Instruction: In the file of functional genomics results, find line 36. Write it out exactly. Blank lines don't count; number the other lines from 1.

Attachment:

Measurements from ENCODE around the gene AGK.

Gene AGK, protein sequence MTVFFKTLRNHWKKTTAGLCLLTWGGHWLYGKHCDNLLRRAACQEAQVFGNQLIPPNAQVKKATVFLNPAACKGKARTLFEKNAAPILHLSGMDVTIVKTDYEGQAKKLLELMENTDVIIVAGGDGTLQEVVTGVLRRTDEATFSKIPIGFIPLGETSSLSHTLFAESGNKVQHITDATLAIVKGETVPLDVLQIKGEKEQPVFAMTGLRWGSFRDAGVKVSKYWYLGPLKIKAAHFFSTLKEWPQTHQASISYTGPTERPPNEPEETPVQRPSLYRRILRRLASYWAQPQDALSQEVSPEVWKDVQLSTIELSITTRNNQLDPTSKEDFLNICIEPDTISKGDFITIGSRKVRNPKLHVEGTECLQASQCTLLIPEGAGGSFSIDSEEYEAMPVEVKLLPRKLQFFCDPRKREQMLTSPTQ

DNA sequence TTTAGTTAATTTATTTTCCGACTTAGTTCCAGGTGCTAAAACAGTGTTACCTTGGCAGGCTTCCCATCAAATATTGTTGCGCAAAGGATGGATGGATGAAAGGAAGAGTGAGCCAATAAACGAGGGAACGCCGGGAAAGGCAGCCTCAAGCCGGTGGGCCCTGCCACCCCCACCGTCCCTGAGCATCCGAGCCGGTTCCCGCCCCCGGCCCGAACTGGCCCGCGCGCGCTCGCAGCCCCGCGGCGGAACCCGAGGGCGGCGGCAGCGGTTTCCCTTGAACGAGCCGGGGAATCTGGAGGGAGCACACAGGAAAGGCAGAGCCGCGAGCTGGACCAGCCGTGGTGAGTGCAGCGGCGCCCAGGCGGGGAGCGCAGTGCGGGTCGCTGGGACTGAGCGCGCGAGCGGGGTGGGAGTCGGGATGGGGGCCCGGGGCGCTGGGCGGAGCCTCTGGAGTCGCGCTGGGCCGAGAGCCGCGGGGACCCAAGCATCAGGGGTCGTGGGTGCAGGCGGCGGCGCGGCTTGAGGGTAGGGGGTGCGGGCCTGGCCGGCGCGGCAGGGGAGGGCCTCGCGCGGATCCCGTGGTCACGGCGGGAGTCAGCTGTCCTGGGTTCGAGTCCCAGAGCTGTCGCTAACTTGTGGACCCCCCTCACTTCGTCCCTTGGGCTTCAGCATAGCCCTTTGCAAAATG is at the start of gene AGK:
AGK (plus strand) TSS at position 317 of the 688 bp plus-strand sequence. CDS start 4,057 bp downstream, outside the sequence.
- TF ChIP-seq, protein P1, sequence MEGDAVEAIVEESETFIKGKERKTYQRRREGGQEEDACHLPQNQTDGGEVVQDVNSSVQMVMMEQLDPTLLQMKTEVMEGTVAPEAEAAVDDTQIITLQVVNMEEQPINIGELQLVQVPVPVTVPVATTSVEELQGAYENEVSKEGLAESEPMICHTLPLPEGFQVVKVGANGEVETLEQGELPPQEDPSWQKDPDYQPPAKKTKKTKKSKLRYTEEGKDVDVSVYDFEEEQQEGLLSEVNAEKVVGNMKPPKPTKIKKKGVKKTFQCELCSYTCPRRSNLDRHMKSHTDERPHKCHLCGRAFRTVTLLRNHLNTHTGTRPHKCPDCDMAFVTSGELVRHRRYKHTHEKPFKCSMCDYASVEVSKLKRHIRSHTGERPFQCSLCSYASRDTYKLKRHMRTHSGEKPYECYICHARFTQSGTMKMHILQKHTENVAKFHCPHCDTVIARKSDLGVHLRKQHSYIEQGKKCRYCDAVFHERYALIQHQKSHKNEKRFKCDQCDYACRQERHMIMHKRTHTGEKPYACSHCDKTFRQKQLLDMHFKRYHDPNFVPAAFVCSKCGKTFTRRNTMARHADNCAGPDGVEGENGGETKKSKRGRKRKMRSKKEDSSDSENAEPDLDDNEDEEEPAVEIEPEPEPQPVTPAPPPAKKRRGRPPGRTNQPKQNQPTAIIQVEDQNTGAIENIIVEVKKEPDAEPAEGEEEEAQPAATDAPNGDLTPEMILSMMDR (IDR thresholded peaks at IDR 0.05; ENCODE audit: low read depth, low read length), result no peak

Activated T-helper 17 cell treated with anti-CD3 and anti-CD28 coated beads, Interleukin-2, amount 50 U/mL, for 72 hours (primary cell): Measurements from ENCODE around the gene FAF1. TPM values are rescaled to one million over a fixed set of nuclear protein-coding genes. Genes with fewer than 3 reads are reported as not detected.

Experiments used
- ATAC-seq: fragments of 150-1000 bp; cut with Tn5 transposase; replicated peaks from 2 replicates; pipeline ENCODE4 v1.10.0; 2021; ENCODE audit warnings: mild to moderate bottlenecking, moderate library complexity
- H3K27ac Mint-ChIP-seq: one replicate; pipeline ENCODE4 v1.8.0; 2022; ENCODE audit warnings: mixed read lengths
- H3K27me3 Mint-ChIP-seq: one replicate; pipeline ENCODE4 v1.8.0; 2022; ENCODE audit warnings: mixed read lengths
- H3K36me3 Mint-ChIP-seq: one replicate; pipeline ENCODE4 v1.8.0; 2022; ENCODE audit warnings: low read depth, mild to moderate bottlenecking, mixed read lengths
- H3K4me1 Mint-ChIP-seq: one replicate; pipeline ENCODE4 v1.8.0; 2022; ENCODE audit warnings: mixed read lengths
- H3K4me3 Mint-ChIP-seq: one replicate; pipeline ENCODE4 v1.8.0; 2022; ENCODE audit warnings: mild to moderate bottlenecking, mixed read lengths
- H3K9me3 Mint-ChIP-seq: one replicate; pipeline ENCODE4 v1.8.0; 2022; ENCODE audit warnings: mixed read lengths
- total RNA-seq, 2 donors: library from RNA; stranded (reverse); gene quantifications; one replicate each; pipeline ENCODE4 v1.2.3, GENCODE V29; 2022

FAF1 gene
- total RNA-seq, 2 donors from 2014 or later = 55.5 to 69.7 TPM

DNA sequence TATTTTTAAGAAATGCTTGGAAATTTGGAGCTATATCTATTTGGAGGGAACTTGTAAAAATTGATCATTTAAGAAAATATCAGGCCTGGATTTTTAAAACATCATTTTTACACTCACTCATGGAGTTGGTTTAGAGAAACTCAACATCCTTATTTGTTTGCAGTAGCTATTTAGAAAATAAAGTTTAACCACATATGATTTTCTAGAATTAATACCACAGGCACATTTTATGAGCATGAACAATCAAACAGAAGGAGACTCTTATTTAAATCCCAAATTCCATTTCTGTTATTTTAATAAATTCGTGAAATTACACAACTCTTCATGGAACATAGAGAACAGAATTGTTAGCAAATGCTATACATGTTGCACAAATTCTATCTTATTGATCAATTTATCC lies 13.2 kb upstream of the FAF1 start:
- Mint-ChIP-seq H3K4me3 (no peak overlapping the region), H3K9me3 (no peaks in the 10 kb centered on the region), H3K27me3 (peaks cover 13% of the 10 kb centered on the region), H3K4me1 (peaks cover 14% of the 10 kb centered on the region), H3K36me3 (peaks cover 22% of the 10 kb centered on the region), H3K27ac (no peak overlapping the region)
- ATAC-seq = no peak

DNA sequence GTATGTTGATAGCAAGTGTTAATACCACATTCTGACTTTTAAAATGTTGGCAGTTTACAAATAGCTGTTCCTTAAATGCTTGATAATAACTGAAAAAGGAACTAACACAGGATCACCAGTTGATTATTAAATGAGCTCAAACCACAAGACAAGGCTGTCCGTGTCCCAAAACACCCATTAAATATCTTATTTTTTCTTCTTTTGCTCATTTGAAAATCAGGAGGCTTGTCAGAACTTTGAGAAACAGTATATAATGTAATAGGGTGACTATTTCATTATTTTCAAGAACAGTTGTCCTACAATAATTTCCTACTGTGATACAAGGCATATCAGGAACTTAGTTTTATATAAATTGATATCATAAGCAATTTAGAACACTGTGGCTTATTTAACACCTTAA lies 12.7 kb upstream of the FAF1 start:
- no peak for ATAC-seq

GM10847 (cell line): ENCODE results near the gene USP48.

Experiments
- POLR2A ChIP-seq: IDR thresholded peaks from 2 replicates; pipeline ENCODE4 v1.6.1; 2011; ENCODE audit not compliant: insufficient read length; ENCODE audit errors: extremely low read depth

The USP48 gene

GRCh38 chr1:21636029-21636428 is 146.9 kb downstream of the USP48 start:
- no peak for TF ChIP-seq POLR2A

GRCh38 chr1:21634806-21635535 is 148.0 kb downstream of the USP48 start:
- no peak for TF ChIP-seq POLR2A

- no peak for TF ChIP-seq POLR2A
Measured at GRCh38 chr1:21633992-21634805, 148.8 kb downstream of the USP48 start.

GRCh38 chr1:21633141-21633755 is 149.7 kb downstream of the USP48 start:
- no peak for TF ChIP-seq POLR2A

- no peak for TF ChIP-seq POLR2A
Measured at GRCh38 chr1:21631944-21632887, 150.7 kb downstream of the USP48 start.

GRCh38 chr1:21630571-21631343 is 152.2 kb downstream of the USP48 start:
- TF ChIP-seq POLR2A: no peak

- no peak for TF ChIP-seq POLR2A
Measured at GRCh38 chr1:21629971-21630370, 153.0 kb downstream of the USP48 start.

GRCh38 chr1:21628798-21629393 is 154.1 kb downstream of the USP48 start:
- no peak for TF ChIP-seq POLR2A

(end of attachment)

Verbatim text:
Measured at GRCh38 chr1:21631944-21632887, 150.7 kb downstream of the USP48 start.